When the first Nordic Music Days took place in Copenhagen in 1888, one had, in the north, over a thirty year period already arranged Nordic Song Festivals, based on similar German models. Choirs from all the Nordic regions regularly gathered, well into the 20th century. As in other European nations the repertoire was distinctively nationalistic. When united, the impulse was clearly to express the uniqueness of the north as a common geographic homeland. As an illustration, at a song-festival in Copenhagen in 1929, a choir of 1000 voices performed the Nordic cantata ‘Song of the North’, composed in co-operation by five composers from each of the Nordic countries.
These song-festivals were large folk cultural events, and the Nordic Music Days emerged as the serious equivalent, with particular emphasis on instrumental and orchestral music. This was a forum in which several Nordic composers, many having been educated in Leipzig and Berlin, had the opportunity to perform their music. The first music festival in Copenhagen featured composers from Denmark, Norway and Sweden, with seven concerts in large format for choir and orchestra. A venue specially chosen for the event could stage 700 performers and had room for 2000 members of the public.
Towards the end of the 18th century there were few possibilities for performance in the three Nordic countries, a situation which lent particular importance to these festivals for the composers. The first three festivals naturally took place in major cities: Copenhagen in 1888, Stockholm in 1897 and in Copenhagen again in 1919. During the latter, eight conductors participated, amongst them Jean Sibelius (FIN), Wilhelm Stenhammer (SE), Johan Halvorsen (NO) and Carl Nielsen (DK).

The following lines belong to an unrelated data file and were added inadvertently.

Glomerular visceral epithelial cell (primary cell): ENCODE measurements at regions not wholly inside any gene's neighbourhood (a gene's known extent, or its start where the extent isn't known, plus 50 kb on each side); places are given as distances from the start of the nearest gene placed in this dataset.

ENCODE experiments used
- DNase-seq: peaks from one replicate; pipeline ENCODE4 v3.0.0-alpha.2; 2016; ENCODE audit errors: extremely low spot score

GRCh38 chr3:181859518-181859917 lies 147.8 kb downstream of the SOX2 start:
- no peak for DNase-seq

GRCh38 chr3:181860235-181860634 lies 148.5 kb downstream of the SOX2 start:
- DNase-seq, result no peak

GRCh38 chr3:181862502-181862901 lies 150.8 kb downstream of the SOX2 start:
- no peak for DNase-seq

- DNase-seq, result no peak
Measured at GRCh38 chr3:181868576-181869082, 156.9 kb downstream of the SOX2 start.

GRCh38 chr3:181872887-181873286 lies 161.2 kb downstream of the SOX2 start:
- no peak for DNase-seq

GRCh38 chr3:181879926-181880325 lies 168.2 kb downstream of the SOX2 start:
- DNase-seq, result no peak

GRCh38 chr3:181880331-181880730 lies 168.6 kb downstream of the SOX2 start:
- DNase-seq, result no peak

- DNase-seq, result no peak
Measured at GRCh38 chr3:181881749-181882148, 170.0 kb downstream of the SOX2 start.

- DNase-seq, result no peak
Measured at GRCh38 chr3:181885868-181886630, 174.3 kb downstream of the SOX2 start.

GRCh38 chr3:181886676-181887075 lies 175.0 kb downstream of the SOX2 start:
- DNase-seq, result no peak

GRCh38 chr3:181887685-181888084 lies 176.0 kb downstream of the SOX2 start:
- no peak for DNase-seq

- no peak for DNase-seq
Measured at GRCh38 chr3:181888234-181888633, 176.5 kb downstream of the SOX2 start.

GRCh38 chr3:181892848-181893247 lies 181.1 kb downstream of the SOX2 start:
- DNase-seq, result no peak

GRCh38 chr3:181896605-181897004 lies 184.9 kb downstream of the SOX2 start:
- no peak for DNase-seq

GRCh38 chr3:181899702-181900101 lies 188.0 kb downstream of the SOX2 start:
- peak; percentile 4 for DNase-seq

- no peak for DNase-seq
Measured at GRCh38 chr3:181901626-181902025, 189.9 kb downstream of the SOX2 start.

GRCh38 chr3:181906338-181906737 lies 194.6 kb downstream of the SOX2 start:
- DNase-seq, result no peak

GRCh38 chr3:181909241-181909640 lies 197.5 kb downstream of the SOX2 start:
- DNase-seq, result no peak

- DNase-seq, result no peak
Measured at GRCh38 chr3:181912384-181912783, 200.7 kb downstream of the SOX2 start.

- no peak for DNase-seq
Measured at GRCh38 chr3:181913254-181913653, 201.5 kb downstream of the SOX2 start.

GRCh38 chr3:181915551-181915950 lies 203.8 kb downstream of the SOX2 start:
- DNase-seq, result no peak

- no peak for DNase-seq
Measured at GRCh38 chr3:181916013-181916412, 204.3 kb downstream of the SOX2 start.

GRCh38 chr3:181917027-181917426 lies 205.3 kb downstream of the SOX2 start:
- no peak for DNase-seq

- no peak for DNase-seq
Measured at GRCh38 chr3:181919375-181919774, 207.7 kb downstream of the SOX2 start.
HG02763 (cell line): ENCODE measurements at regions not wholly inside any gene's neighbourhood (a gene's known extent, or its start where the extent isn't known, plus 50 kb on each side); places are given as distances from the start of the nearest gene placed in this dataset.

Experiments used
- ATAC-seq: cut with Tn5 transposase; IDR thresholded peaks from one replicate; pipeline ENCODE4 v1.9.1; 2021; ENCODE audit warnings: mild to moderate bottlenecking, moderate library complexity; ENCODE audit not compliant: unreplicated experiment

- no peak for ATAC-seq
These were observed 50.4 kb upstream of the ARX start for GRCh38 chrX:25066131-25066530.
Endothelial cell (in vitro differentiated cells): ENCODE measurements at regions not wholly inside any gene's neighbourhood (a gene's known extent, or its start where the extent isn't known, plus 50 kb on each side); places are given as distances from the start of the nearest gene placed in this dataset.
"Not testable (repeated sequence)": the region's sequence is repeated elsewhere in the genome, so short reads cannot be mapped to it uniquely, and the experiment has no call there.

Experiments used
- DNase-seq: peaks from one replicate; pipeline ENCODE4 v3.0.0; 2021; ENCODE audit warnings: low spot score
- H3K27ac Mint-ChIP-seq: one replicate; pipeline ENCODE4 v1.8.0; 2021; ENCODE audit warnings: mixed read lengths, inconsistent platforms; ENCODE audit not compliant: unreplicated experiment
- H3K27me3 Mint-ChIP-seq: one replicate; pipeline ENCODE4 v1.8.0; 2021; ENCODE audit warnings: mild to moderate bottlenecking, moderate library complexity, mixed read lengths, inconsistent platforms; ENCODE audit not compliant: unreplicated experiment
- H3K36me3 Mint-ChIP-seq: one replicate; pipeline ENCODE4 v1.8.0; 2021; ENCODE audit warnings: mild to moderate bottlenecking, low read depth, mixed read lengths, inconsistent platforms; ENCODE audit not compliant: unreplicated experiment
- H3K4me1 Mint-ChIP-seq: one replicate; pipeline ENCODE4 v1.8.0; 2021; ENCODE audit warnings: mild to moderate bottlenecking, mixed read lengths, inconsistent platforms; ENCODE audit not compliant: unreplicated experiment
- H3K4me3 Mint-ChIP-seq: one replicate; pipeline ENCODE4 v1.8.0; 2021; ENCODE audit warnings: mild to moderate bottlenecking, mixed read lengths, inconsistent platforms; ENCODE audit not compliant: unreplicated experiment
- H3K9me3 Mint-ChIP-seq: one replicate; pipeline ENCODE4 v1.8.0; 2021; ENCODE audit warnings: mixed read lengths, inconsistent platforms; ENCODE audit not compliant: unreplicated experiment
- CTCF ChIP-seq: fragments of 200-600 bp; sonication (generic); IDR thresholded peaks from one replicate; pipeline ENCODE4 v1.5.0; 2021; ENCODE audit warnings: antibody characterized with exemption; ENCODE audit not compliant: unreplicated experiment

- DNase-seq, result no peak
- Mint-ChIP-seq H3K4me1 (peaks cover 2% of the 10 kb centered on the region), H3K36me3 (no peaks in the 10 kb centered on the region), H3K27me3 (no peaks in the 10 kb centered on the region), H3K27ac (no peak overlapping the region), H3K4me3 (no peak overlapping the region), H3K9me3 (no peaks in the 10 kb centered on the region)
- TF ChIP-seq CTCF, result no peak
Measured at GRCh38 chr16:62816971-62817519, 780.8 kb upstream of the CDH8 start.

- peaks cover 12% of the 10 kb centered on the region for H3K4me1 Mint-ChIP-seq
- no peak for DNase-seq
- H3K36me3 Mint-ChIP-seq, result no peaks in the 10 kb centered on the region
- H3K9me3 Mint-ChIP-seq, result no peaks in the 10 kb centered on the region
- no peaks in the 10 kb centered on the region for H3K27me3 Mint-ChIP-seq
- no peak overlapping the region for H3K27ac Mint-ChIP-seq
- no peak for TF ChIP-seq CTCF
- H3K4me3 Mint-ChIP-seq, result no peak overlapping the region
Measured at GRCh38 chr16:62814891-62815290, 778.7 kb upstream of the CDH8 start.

The Nordic Music Days were a relatively irregular affair during the first 50 years. The first event in Helsinki took place in 1921. Stockholm followed in 1927 and Helsinki in 1932. Oslo was first able to arrange the event in 1934. The last event to be held before the imminent interruption of the Second World War was in Copenhagen in 1938.
In 1946 the Nordic composers’ unions co-operated by forming The Nordic Composers’ Council. The council assumed responsibility for arranging the Nordic Music Days, and since 1948 the festival has been arranged every second year, alternately between the Nordic capital cities. The festival has been an important arena for serious Nordic music and an invaluable meeting-place for Nordic composers, as is ISCM World Music Days on the international level.
The festival has passed through several phases, both stylistically and in terms of production. The stylistic development has closely followed that within western music development since the war. The largest change took place in the 70’s and 80’s, where, in addition to Nordic works, composers from a guest-nation were included: In Copenhagen 1974 – Poland; In Reykjavik 1976 – Canada; In Stockholm 1978 – The German Democratic Republic; In Helsinki in 1980 – Great Britain, and in Oslo in 1982 – France. One then deserted this model and returned to biennial events exclusively programming Nordic music. That one in 2002 has chosen to export the event to a non-Nordic country is yet another innovation. What the future holds remains to be seen.
Three of the Nordic countries have chosen to join the European Union, whereas Norway and Iceland have chosen not to. The European Union has its cultural programmes and organs, and it is a matter of course for Denmark, Sweden and Finland to orientate themselves within those parameters. Traditional Nordic co-operation is therefore challenged – it can either dissolve or be enriched in an interplay with Europe. Let us trust that MAGMA 2002 can contribute to precisely such an enriching interplay.
Translation: Howard Gamble